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You Don't Need a Ph.D to Train a Dog

Written by dogtraining  |  09. November 2000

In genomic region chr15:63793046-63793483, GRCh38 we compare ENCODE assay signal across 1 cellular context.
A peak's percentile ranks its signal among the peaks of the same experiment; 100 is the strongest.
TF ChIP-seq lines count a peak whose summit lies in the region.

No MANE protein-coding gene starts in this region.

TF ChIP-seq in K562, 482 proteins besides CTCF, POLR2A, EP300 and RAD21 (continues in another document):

Last week I was outside mowing the lawn......again. I own a lawn mower, a blower, rakes, brooms, shovels, hedgers, and several other implements of lawn manipulation. I spent 2 hours and 15 minuets making my house look nice. Ready for my well-deserved shower, I was about to go inside when what did I see? No, not Santa, but a truck full of (not so merry) landscapers. Three men jumped off the truck, grabbed tools and scurried off. I watched the trio landscape my neighbors home in just under 18 minuets. I walked in my house disgusted and said "Jen, we are going to hire a landscaper next year." I really shouldn't have been upset. I should have learned from my botched door installation (see Dog Training 8/1). Landscaping is not rocket science, and neither is dog training. What will a trainer do? A good trainer (emphasis on good) will save you hours of reading, learning, video tape watching and training experimentation without ruining your dog. We can teach you to shorten your learning curve and train your dog more quickly and effectively. I have many clients who read "all the books" but still don't really get it. They understand the concept but don't know why it's not working. Usually its two problems, timing and consistency. The books and videos can show you what to do, but they can not help you improve your timing. A book won't say "Good job!! Do it again, but this time try..." I encourage people not to choose a trainer, but to interview one. See if you want to hire them. How do they react with you, your family, and your dog? Do you feel comfortable with them? Ask yourself if the person in front of you is capable of teaching you and your family. Have a great week.

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